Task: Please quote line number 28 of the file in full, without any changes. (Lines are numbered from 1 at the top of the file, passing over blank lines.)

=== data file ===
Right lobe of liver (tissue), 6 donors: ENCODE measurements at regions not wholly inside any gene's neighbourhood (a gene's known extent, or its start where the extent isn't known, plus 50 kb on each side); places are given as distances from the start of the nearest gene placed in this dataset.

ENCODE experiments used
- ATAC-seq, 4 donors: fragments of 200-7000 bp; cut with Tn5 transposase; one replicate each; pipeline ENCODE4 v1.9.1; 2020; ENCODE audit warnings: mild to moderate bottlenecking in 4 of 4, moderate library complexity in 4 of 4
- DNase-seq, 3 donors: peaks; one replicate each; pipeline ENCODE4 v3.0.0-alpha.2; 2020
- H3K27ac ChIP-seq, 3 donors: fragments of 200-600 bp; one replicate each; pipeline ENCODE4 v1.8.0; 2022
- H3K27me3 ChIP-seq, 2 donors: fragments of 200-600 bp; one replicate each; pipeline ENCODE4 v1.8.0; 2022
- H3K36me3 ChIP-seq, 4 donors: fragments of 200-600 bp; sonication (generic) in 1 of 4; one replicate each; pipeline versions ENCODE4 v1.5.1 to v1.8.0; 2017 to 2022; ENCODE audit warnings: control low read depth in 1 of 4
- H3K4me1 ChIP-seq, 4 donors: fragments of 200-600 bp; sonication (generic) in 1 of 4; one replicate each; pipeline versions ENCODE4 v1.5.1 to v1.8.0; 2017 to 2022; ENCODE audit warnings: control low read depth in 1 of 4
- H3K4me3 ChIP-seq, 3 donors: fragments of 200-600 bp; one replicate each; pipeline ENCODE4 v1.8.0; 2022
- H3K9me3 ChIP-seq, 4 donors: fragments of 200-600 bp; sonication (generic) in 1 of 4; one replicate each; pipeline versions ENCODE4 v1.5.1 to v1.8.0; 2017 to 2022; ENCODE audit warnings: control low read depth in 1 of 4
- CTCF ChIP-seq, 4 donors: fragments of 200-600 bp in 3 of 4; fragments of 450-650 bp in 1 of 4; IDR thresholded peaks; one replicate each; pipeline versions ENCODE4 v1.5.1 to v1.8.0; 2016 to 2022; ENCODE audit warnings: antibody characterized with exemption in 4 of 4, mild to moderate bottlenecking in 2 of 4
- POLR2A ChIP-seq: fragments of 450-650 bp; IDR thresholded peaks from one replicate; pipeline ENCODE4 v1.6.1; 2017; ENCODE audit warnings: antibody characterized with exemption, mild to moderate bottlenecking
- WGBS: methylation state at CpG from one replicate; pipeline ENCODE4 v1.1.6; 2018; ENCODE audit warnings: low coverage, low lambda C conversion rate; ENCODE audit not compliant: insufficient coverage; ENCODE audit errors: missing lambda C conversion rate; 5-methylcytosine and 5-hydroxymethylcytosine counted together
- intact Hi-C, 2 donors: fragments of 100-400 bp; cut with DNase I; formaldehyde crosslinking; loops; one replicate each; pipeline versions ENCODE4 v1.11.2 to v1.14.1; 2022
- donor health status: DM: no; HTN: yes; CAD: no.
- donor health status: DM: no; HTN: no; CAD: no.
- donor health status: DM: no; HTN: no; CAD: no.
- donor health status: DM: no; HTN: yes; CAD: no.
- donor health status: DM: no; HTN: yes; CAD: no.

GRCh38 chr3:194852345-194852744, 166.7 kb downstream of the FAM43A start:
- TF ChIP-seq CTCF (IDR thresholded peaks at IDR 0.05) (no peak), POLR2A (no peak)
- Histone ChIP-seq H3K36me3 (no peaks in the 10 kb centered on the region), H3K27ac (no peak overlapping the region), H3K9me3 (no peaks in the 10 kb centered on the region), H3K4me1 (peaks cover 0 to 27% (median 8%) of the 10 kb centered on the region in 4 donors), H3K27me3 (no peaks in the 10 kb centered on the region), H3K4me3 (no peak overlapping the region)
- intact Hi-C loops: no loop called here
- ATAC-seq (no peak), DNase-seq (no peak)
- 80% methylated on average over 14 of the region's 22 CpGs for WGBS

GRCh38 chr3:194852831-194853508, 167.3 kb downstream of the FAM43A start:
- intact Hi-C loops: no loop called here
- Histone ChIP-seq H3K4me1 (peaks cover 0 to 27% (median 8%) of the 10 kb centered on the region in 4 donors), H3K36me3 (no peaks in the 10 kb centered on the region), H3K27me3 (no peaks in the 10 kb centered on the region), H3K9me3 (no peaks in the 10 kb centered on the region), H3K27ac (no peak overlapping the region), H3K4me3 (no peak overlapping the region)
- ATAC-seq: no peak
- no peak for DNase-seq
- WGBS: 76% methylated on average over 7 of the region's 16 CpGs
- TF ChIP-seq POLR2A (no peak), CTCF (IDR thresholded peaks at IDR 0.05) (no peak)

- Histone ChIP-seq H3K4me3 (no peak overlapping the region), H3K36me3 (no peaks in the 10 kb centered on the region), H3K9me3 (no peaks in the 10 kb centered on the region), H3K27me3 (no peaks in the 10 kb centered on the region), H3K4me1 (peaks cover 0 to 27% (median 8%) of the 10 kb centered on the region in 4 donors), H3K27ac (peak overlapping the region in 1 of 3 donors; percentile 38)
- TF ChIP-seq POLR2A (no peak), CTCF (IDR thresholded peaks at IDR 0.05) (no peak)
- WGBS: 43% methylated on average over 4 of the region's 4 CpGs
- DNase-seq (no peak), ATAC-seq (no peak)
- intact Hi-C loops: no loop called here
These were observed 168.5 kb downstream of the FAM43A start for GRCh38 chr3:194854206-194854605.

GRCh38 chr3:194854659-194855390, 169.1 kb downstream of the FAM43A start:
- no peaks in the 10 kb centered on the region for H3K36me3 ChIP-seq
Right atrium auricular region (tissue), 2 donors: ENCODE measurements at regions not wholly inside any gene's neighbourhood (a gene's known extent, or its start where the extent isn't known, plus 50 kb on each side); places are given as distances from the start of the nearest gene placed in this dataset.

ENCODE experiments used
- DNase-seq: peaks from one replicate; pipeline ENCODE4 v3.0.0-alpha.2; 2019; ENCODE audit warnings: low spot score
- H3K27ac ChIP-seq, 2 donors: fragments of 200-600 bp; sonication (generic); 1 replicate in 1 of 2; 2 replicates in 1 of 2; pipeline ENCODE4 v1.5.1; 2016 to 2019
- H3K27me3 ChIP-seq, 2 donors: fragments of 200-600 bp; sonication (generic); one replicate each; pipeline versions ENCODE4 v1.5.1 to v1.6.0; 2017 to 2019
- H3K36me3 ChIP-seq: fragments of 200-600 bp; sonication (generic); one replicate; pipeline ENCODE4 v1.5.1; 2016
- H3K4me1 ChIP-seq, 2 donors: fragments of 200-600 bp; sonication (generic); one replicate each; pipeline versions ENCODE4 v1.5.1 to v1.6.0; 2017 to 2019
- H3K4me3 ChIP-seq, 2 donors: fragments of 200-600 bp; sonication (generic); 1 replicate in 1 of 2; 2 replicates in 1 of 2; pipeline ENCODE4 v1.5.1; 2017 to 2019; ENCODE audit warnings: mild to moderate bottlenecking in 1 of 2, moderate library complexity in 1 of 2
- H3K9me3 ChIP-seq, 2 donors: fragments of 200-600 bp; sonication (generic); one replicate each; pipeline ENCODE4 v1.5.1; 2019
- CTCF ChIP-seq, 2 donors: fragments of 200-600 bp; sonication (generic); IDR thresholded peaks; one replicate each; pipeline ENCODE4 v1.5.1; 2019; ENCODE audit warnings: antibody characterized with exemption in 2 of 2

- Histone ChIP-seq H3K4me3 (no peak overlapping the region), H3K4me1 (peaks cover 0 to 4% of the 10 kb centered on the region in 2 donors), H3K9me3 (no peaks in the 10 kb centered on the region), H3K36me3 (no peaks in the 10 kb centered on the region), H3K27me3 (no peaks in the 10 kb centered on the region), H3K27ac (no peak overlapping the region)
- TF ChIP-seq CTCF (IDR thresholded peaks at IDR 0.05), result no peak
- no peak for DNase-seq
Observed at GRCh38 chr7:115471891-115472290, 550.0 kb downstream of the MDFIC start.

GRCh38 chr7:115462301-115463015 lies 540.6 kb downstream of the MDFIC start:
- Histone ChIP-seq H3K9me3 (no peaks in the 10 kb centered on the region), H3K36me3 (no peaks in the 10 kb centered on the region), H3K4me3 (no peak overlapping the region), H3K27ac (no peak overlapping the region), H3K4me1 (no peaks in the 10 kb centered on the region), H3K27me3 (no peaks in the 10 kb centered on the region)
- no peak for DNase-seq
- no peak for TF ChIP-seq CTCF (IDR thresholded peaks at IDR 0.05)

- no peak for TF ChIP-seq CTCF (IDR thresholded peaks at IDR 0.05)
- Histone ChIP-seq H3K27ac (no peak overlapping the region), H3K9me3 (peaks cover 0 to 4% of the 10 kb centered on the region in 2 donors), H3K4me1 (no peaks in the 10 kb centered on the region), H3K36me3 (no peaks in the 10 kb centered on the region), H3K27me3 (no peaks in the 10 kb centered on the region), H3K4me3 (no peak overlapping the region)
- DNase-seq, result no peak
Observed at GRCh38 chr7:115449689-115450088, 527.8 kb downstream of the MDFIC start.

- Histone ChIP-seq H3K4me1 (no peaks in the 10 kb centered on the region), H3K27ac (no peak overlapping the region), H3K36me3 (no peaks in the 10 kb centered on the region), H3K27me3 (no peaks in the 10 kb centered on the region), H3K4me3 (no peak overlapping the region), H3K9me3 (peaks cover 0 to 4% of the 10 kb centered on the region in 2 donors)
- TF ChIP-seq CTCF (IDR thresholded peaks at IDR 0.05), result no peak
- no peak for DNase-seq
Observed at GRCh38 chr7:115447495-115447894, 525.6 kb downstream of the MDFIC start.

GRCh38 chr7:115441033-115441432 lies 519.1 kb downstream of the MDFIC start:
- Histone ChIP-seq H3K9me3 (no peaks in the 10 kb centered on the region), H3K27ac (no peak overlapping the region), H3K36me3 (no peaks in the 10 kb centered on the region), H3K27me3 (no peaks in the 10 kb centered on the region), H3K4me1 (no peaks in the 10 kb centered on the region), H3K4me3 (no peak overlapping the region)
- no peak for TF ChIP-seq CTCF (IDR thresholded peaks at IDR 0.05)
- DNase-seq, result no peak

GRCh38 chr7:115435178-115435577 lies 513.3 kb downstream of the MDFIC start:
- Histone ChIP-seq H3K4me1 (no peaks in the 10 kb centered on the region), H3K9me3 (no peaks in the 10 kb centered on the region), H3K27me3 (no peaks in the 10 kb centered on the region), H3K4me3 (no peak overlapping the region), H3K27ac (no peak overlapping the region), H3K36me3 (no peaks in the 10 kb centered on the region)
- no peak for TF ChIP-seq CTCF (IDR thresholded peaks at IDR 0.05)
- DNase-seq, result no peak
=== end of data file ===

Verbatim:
- Histone ChIP-seq H3K4me1 (peaks cover 0 to 27% (median 8%) of the 10 kb centered on the region in 4 donors), H3K36me3 (no peaks in the 10 kb centered on the region), H3K27me3 (no peaks in the 10 kb centered on the region), H3K9me3 (no peaks in the 10 kb centered on the region), H3K27ac (no peak overlapping the region), H3K4me3 (no peak overlapping the region)